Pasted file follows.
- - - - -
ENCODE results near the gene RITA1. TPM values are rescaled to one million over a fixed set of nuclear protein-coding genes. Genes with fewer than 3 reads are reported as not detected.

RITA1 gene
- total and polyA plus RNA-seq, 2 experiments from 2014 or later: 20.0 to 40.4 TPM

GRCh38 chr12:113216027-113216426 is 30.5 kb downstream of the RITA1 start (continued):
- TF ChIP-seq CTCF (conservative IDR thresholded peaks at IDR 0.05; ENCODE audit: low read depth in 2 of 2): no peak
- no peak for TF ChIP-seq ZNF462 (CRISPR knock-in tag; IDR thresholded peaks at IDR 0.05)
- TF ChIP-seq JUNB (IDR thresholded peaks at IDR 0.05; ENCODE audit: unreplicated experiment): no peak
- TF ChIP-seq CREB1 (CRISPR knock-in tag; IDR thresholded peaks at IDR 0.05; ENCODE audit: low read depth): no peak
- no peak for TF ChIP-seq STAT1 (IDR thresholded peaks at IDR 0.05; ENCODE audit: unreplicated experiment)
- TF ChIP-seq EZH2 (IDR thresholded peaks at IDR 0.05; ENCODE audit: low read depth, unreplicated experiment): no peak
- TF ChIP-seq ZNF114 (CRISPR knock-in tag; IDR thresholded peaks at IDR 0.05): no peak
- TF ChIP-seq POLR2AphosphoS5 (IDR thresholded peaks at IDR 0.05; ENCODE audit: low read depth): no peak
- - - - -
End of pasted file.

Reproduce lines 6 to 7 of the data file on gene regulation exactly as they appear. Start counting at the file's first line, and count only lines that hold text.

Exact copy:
- no peak for TF ChIP-seq ZNF462 (CRISPR knock-in tag; IDR thresholded peaks at IDR 0.05)
- TF ChIP-seq JUNB (IDR thresholded peaks at IDR 0.05; ENCODE audit: unreplicated experiment): no peak